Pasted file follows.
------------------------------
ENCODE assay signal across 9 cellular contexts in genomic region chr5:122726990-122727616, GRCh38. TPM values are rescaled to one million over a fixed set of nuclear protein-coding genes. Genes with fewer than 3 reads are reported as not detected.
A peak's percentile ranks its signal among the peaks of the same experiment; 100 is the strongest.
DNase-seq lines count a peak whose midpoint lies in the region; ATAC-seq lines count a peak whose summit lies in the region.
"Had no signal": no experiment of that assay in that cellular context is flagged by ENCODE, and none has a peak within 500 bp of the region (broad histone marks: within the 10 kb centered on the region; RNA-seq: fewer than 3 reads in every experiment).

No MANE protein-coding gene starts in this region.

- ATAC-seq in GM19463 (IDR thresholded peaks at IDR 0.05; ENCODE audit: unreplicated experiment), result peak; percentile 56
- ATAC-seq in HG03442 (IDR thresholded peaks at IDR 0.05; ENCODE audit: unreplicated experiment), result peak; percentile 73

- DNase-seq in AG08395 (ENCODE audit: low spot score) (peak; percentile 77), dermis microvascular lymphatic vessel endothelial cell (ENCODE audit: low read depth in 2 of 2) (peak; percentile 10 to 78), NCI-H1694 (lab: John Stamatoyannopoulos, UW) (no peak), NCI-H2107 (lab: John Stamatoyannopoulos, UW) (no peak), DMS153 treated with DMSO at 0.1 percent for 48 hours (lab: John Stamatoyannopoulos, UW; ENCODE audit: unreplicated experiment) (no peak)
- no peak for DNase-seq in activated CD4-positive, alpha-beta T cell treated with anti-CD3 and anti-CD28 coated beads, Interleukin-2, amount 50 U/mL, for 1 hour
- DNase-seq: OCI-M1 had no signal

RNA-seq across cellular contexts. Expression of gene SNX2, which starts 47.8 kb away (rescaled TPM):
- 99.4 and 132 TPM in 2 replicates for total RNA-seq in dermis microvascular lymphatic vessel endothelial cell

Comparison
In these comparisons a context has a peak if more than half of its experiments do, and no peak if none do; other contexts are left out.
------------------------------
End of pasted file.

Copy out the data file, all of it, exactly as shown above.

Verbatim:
ENCODE assay signal across 9 cellular contexts in genomic region chr5:122726990-122727616, GRCh38. TPM values are rescaled to one million over a fixed set of nuclear protein-coding genes. Genes with fewer than 3 reads are reported as not detected.
A peak's percentile ranks its signal among the peaks of the same experiment; 100 is the strongest.
DNase-seq lines count a peak whose midpoint lies in the region; ATAC-seq lines count a peak whose summit lies in the region.
"Had no signal": no experiment of that assay in that cellular context is flagged by ENCODE, and none has a peak within 500 bp of the region (broad histone marks: within the 10 kb centered on the region; RNA-seq: fewer than 3 reads in every experiment).

No MANE protein-coding gene starts in this region.

- ATAC-seq in GM19463 (IDR thresholded peaks at IDR 0.05; ENCODE audit: unreplicated experiment), result peak; percentile 56
- ATAC-seq in HG03442 (IDR thresholded peaks at IDR 0.05; ENCODE audit: unreplicated experiment), result peak; percentile 73

- DNase-seq in AG08395 (ENCODE audit: low spot score) (peak; percentile 77), dermis microvascular lymphatic vessel endothelial cell (ENCODE audit: low read depth in 2 of 2) (peak; percentile 10 to 78), NCI-H1694 (lab: John Stamatoyannopoulos, UW) (no peak), NCI-H2107 (lab: John Stamatoyannopoulos, UW) (no peak), DMS153 treated with DMSO at 0.1 percent for 48 hours (lab: John Stamatoyannopoulos, UW; ENCODE audit: unreplicated experiment) (no peak)
- no peak for DNase-seq in activated CD4-positive, alpha-beta T cell treated with anti-CD3 and anti-CD28 coated beads, Interleukin-2, amount 50 U/mL, for 1 hour
- DNase-seq: OCI-M1 had no signal

RNA-seq across cellular contexts. Expression of gene SNX2, which starts 47.8 kb away (rescaled TPM):
- 99.4 and 132 TPM in 2 replicates for total RNA-seq in dermis microvascular lymphatic vessel endothelial cell

Comparison
In these comparisons a context has a peak if more than half of its experiments do, and no peak if none do; other contexts are left out.